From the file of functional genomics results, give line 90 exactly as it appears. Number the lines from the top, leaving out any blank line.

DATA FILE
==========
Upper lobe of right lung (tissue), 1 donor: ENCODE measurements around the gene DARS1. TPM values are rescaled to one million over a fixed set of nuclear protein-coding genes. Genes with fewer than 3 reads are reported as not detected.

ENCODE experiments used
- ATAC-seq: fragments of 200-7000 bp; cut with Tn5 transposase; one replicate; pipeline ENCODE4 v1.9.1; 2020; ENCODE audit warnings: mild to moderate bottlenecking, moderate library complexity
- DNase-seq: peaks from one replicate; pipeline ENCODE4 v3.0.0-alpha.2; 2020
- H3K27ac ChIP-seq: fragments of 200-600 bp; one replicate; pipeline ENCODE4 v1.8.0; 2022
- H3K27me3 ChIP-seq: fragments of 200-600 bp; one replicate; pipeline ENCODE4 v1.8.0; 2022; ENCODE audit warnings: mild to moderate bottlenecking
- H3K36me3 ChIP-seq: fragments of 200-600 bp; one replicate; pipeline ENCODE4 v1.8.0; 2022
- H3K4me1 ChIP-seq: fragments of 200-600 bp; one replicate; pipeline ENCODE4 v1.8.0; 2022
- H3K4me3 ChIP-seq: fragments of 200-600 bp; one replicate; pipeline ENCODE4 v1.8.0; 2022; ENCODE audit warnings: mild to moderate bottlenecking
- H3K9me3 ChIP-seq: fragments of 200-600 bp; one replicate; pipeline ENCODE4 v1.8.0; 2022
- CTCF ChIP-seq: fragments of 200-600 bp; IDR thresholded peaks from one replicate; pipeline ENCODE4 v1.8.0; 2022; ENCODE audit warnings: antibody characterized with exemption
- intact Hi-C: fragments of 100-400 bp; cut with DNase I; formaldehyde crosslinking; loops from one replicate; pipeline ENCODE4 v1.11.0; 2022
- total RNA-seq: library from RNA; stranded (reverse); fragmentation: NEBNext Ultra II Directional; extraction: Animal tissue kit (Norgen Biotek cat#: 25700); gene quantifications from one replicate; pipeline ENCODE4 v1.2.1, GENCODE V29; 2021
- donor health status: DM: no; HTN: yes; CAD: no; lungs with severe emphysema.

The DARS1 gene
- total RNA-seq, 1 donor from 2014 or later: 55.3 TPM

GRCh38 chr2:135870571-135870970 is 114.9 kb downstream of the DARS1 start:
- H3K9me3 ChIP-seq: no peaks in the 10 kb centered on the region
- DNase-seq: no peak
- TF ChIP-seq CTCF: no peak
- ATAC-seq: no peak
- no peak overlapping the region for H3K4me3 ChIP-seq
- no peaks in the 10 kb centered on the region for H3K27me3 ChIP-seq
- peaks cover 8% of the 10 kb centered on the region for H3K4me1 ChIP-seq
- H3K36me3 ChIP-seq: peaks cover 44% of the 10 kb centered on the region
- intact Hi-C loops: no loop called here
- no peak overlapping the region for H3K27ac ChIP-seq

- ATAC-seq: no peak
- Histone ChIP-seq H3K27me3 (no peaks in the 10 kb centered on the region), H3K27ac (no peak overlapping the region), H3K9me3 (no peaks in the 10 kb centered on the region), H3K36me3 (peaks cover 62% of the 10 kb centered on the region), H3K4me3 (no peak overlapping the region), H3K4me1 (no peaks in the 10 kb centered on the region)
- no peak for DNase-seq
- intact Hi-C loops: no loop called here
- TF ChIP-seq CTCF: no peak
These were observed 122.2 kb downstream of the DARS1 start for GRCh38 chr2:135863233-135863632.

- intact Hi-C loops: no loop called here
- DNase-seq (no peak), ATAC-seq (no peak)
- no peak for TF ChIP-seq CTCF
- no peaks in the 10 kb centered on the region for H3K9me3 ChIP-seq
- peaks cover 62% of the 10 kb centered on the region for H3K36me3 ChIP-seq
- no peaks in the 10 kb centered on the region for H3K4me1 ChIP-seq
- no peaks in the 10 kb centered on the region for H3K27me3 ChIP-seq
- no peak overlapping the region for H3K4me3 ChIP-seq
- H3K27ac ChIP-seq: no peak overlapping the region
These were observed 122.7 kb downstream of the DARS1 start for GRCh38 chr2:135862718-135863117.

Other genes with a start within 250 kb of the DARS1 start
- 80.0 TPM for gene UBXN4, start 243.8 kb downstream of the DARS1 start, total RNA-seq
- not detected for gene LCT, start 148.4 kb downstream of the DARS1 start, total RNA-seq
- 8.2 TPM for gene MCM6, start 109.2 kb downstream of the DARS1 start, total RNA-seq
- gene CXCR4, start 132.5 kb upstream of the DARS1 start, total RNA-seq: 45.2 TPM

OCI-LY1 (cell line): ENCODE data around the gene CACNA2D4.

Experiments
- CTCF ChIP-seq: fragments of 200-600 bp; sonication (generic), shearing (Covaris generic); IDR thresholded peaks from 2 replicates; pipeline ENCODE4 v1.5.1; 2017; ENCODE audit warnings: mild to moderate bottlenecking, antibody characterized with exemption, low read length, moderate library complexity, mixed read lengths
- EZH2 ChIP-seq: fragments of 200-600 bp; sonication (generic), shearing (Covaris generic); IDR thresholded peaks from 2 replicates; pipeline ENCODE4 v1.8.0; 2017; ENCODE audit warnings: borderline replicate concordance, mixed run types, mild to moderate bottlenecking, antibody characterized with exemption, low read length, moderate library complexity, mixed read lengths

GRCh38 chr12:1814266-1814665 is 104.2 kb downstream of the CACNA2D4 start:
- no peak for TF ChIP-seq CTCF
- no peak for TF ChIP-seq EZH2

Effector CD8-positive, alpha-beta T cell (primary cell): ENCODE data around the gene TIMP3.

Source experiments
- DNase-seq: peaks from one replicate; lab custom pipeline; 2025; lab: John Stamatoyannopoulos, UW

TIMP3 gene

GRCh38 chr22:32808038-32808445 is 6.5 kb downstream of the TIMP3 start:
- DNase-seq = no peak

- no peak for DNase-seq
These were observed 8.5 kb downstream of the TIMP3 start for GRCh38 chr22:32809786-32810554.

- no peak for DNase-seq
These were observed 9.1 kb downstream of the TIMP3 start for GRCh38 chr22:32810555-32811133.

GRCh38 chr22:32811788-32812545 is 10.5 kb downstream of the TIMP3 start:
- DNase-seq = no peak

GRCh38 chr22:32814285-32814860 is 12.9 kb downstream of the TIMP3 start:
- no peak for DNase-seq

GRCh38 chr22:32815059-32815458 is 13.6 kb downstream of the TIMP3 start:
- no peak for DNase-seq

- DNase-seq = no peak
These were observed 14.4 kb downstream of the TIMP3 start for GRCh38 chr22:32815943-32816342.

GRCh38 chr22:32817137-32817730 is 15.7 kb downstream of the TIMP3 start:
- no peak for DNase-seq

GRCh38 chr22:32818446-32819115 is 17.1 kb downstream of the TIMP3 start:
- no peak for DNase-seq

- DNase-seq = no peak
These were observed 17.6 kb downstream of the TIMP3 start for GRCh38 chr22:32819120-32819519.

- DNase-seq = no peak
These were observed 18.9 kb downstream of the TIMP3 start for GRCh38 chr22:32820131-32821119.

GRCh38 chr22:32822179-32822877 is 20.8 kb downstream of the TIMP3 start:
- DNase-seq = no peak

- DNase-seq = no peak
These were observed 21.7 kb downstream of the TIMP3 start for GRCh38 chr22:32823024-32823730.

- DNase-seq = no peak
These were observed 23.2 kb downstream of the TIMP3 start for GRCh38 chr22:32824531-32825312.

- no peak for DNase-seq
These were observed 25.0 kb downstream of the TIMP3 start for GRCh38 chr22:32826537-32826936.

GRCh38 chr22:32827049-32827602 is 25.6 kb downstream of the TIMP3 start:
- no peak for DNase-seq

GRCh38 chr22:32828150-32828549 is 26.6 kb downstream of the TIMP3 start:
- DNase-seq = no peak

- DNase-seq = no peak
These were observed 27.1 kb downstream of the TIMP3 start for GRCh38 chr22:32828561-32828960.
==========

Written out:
GRCh38 chr22:32827049-32827602 is 25.6 kb downstream of the TIMP3 start: